[klang-er, klang-ger]


a loud, resonant sound; clang.
clamorous noise.

verb (used without object)

to make a clangor; clang.

Also especially British, clang·our.

Origin of clangor

1585–95; < Latin: loud sound, noise, equivalent to clang(ere) to clang + -or -or1
Related formsclang·or·ous, adjectiveclang·or·ous·ly, adverb

Usage note

See -our. Unabridged Based on the Random House Unabridged Dictionary, © Random House, Inc. 2019

Examples from the Web for clangour

Historical Examples of clangour

  • The noise and rush and clangour of the Loop had long been familiar to him.


    Edna Ferber

  • The brisk trot of the officer's horse is lost in the clangour.

  • For the clangour continued at the same rate,—Dang, dang dang, dang.

    The Weathercock

    George Manville Fenn

  • He struggled, he called, he cried; his voice was lost in the din and clangour.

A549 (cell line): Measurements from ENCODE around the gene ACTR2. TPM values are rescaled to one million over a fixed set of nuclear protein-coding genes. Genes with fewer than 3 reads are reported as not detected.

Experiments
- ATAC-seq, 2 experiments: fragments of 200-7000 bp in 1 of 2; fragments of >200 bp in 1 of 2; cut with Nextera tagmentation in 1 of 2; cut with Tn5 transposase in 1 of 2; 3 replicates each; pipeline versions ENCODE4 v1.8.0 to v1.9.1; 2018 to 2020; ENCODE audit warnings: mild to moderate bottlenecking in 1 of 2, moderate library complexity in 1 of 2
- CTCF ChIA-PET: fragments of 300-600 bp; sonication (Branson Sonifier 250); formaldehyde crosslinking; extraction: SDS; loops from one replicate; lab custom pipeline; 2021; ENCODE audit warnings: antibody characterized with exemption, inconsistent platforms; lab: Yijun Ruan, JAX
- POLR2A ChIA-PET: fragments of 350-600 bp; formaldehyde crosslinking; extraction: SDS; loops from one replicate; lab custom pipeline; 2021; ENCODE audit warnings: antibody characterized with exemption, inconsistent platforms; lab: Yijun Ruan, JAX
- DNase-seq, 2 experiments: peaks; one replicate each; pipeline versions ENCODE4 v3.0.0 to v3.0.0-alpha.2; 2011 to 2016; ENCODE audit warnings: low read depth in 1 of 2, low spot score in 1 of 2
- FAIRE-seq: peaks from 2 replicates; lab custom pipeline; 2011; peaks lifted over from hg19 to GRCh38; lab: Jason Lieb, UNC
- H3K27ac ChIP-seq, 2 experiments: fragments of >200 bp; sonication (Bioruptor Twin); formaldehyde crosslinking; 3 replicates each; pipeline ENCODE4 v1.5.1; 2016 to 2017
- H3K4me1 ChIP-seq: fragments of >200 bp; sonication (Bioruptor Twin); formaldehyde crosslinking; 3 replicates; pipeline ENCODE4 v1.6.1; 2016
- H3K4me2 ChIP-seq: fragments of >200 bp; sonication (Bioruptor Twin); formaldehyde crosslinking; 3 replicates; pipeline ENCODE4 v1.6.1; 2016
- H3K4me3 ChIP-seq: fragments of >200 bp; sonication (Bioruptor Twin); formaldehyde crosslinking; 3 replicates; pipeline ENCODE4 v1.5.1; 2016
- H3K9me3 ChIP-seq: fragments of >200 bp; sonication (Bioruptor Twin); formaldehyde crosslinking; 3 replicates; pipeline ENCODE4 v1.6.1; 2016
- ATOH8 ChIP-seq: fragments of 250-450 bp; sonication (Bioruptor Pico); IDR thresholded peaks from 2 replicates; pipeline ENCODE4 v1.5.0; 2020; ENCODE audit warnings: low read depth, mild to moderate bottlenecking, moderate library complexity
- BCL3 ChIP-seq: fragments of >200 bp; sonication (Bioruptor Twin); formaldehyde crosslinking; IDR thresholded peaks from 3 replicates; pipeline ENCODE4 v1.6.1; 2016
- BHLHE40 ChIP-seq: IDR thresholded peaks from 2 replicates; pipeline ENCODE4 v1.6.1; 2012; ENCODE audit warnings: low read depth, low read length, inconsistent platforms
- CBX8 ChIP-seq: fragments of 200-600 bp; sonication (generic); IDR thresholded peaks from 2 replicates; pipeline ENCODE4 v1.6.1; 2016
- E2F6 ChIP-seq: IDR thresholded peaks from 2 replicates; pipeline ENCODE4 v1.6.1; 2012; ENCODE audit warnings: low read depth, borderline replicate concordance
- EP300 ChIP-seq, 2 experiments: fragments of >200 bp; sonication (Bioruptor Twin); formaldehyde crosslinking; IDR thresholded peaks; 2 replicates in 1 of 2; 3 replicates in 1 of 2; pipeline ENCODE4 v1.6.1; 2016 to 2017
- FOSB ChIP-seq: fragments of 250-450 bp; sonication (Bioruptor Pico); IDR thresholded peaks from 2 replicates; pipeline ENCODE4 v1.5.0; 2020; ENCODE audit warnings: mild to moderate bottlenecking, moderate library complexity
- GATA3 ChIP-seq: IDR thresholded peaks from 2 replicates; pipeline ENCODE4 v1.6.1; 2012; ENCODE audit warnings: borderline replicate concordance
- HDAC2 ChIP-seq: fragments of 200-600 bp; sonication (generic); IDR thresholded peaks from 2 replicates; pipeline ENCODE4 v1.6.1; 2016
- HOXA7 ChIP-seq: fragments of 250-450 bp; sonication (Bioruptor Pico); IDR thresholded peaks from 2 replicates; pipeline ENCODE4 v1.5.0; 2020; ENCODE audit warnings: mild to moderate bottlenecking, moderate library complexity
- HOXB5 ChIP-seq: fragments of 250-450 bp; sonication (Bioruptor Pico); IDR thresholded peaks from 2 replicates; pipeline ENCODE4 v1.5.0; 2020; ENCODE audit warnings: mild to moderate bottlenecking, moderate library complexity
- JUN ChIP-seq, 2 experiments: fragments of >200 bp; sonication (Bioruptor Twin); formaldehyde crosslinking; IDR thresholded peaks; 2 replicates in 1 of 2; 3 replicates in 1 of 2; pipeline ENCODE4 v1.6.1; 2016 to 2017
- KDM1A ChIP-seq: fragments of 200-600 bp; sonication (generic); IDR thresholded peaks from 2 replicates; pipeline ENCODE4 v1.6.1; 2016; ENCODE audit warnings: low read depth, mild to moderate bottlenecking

Wood Magic

    Richard Jefferies

  • From Greenock to Glasgow resounded the clangour of hammers and the thunder of mechanism.

    An Ocean Tramp

    William McFee

British Dictionary definitions for clangour


US clangor


a loud resonant often-repeated noise
an uproar


(intr) to make or produce a loud resonant noise
Derived Formsclangorous, adjectiveclangorously, adverb

Word Origin for clangour

C16: from Latin clangor a noise, from clangere to clang
Collins English Dictionary - Complete & Unabridged 2012 Digital Edition © William Collins Sons & Co. Ltd. 1979, 1986 © HarperCollins Publishers 1998, 2000, 2003, 2005, 2006, 2007, 2009, 2012

Word Origin and History for clangour



1590s, from Latin clangor "sound of trumpets (Virgil), birds (Ovid), etc.," from clangere "to clang," echoic (cf. clang).

Online Etymology Dictionary, © 2010 Douglas Harper